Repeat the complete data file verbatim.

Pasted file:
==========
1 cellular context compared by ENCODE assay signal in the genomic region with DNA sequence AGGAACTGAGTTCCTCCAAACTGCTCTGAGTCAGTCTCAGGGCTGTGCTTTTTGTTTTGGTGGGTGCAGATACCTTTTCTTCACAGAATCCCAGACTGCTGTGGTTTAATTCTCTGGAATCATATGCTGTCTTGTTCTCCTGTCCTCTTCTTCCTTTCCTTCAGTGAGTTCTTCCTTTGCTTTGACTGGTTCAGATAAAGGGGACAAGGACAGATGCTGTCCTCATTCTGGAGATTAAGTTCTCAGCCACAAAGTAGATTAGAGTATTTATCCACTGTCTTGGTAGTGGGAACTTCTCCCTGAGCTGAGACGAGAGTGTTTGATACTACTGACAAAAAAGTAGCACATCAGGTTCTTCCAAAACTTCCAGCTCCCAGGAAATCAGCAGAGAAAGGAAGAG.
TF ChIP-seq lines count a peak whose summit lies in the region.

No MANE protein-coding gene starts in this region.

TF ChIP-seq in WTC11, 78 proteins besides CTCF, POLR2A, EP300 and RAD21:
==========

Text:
1 cellular context compared by ENCODE assay signal in the genomic region with DNA sequence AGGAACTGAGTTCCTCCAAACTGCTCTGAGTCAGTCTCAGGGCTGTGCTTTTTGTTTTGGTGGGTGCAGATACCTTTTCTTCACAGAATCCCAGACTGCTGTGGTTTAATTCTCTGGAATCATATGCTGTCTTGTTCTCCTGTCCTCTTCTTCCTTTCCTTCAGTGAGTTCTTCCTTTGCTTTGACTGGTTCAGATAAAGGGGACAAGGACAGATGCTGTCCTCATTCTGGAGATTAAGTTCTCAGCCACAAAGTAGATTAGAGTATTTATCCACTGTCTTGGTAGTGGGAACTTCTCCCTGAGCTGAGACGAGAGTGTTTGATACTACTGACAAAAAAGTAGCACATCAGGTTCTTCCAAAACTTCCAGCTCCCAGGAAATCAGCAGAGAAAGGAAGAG.
TF ChIP-seq lines count a peak whose summit lies in the region.

No MANE protein-coding gene starts in this region.

TF ChIP-seq in WTC11, 78 proteins besides CTCF, POLR2A, EP300 and RAD21: